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From The Desk of...The Chief Scientist

"How do astronauts scratch their noses?"

Written by Paul Sutter on Monday, 18 July 2016. Posted in From The Desk of...The Chief Scientist

You're three hours into your spacewalk. Suspended 250 miles above the surface of the Earth, you can see the night-day terminator line creeping its way across the Sahara. You focus on your tasks, trying not to think too much about your circumstances. Just a few layers of synthetic fabrics separate you and the relentlessly overwhelming vacuum. Tethers that looks a lot thinner than you remember are your only connection to the space station. You can hear your own breathing inside your helmet; the warmth of the suit has begun to fog up your faceplate.

And it happens. You have an itch on your nose.

Instinctively, you bring your hand up to scratch, but succeed only in uselessly thumping your helmet. The movement unbalances you, nudging yourself into a slight backwards roll. Sigh.

Thankfully, you're not the first astronaut to experience such issues, and over the years your predecessors have come up with a few solutions. There are all sorts of things inside your helmet, like a microphone, a device to pinch your nose so you can readjust pressure in your ears, and a few controls.

But what gets the job done is a little patch of velcro, situated in just the right spot for scratching.

"Seeing in the dark"

Written by Paul Sutter on Monday, 11 July 2016. Posted in From The Desk of...The Chief Scientist

I got a great little email from Elizabeth Moody, an Outreach Educator for COSI on Wheels, a couple weeks ago, regarding astronomy and the non-visible parts of the electromagnetic spectrum (which is, you know, most of it). Our eyes are only sensitive to a small sliver of frequencies of light, so when we operate an x-ray or infrared telescope, how do they work and how do they make images that we can...see?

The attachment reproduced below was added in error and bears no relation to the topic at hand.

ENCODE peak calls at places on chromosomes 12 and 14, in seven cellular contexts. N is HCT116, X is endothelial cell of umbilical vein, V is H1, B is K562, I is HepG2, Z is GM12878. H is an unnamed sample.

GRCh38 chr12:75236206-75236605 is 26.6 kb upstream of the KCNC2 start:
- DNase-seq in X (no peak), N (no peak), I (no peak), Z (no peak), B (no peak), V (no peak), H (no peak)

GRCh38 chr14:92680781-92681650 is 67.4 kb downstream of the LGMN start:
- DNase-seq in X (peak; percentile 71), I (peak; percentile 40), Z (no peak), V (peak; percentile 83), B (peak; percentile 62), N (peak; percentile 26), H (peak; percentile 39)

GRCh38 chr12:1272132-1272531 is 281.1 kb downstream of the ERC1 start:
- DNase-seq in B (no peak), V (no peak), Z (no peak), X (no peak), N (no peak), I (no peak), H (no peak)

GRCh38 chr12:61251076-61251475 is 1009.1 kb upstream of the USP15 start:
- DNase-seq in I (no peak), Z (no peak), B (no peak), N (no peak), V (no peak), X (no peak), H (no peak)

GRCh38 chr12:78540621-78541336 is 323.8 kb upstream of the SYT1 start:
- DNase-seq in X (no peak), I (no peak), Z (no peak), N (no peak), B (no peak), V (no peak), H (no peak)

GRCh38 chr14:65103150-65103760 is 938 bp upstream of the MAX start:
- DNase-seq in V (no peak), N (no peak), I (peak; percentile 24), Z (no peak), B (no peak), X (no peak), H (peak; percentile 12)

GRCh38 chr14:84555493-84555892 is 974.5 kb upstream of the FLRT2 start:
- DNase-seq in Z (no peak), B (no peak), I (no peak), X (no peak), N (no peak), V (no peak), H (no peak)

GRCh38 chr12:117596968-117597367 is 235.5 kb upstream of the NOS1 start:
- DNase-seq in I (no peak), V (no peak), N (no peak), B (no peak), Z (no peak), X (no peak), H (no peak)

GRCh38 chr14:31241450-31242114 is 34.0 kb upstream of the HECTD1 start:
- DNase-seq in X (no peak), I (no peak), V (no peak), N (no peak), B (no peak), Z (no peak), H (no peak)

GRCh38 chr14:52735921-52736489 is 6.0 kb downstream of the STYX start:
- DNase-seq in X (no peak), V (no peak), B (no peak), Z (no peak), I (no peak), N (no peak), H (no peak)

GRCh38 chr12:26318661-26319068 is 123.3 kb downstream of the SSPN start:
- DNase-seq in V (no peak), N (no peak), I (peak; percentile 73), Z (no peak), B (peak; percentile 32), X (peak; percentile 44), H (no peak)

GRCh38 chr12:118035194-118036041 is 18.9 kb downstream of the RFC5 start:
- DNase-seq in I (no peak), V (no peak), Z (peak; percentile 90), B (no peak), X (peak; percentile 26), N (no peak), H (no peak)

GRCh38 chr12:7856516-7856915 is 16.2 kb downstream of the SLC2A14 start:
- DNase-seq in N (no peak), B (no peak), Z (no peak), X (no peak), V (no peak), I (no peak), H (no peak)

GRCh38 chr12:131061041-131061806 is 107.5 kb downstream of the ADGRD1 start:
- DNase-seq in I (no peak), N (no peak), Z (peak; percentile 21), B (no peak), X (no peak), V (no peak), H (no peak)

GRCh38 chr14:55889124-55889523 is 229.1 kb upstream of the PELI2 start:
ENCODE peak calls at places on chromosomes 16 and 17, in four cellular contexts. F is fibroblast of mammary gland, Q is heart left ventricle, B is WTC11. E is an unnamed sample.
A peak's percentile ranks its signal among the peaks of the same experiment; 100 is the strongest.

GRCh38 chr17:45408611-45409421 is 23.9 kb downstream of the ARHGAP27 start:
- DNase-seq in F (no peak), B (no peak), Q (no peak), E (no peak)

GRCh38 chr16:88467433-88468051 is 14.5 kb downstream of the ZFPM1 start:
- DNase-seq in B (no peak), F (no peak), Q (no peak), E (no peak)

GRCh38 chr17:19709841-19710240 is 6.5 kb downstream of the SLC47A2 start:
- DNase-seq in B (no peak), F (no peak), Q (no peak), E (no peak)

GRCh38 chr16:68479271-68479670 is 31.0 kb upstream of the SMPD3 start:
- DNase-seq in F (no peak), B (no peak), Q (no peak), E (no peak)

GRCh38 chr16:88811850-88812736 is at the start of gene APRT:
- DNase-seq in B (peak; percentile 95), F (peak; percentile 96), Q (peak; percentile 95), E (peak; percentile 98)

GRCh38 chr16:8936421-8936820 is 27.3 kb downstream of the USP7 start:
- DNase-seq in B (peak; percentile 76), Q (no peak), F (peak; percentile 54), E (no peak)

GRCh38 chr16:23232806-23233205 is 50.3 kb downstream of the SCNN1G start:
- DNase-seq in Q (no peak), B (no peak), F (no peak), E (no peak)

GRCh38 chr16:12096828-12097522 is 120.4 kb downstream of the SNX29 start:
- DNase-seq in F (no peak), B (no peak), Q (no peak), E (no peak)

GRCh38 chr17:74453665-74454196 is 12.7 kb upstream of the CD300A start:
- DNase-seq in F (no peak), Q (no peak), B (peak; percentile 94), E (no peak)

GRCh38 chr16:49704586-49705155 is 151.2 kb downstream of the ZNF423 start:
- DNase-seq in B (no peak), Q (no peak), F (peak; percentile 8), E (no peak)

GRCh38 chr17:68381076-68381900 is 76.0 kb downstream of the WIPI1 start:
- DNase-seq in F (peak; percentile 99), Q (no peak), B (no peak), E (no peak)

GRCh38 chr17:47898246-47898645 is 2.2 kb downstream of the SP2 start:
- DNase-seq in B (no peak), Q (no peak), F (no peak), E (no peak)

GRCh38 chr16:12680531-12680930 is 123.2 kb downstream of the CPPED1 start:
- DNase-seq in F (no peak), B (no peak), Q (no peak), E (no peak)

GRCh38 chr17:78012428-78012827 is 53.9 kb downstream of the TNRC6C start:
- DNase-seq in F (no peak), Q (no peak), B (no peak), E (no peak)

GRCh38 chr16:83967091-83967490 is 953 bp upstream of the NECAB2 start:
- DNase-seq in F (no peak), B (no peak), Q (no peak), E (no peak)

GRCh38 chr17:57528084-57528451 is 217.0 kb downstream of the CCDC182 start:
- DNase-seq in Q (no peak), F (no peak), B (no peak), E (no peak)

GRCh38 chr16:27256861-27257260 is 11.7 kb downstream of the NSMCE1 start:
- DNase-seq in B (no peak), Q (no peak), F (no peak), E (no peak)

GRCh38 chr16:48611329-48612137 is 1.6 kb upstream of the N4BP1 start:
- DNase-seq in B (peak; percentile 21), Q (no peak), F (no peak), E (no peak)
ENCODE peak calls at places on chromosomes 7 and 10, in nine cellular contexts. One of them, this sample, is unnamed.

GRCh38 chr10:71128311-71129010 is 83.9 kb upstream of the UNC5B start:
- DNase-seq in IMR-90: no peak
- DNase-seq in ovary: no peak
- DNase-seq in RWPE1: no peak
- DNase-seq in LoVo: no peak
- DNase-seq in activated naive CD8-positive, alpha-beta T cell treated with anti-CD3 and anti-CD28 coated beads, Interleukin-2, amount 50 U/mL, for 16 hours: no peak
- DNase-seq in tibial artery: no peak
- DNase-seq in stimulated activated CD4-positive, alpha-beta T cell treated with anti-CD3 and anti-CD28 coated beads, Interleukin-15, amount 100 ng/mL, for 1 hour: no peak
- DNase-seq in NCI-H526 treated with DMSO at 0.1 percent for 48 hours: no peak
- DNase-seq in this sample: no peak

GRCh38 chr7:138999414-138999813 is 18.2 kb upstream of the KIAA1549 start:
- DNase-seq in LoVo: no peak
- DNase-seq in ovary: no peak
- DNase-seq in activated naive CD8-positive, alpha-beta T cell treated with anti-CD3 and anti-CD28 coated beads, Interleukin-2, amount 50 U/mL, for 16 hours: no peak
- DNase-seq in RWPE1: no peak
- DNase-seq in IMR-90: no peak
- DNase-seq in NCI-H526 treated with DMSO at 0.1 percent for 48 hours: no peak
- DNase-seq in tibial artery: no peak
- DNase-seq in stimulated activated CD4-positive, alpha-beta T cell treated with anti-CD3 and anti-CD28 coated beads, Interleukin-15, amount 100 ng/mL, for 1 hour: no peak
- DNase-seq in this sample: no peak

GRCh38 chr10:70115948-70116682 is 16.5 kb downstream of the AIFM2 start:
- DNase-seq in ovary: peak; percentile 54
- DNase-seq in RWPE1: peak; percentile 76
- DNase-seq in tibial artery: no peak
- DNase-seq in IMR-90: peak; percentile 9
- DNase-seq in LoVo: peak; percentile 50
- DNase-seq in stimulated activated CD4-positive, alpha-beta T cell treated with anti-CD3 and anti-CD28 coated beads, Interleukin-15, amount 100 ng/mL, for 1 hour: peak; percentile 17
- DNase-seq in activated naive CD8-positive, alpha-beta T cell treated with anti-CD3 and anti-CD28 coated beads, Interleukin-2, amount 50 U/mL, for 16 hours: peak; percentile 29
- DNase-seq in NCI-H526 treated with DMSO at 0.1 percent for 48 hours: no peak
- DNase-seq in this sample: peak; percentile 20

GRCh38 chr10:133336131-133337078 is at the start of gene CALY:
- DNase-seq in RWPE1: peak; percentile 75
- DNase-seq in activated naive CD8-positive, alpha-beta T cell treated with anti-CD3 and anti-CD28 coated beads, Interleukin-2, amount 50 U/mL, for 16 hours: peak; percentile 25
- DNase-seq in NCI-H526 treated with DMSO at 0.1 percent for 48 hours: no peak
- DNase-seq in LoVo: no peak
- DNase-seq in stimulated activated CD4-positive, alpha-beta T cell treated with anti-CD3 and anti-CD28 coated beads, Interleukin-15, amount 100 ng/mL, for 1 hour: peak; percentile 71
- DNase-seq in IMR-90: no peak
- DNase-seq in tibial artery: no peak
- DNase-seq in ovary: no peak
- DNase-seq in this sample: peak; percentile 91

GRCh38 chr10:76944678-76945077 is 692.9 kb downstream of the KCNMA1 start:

First it's important to note that no matter what kind of light it's observing, a telescope has two important jobs: it's a bucket to soak up as much light as possible, and a focuser to dump that light onto a sensor. The "sensor" is your eyeball if you're an old-timey professional astronomer or a modern-timey amateur astronomer. Usually nowadays the pros have gone all digital.

Think about what your eyeball does: it collects light - the iris - and dumps it onto a sensor - the retina. What gets sent to your brain is raw "data": how much of what frequencies of light and where that light came from. Lots of reds from the barnside, a good bit of blue above it, green below, etc. Your brain turns all that data into an "image", giving you a visual map of an idyllic farm scene.

So what if we have a telescope that collects x-rays? The sensor reads how much of what frequencies of light came from where, and tell it to a computer. It's just a bunch of numbers, and to make a picture some creativity is required. Maybe the high-energy x-rays should be colored purple-bluish, and the lower-energy ones we captured should be given a gentle soft red.

In the end, a computer paints a picture for us, but giving us the same kind of information our brains do with visible light. We can play the same game at any frequency, from radio to gamma-rays. In effect, modern telescopes make us all a Superman.

"Whether Weather is Climate"

Written by Paul Sutter on Tuesday, 05 July 2016. Posted in From The Desk of...The Chief Scientist

This great question popped up on my whiteboard a few weeks ago: what's the difference between weather and climate? These two words are often jumbled together, or tossed into places they don't belong, so it's not surprising there's some confusion.

Here's a short version for the impatient: weather is short, climate is long.

Here's a long metaphor for the patient: weather is like watching your day-to-day activities. What time did you leave for work? What did you eat for lunch? You picked those shoes? Specifics, not trends.

Climate is watching your habits every day for thirty years, and using statistics to draw broad conclusions. You leave for work within the same 15-minute window. You generally like sandwiches. You have poor taste in footwear. Trends, rather than specifics.

What's fascinating about weather systems is how frenetically chaotic they are: a tiny change in an unexpected corner can build up to alter the course of an entire storm. This is the so-called "butterfly effect" and makes weather prediction so dang difficult. Sure, we know where a thunderstorm is today, but a billion zillion factors can influence its future movement, so it's hard to say where it's going to be tomorrow.

But despite that complexity it's also fantastically regular. Summers are miserably hot. Winters are unbearably cold. The weather may be unpredictable a few days into the future, but the climate moves (relatively) slowly, making predictions (relatively) easier.

Predicting both the weather and climate is a humongous job, requiring heaps of computing power crunching the numbers day-in and day-out, but that's a story for another memo...

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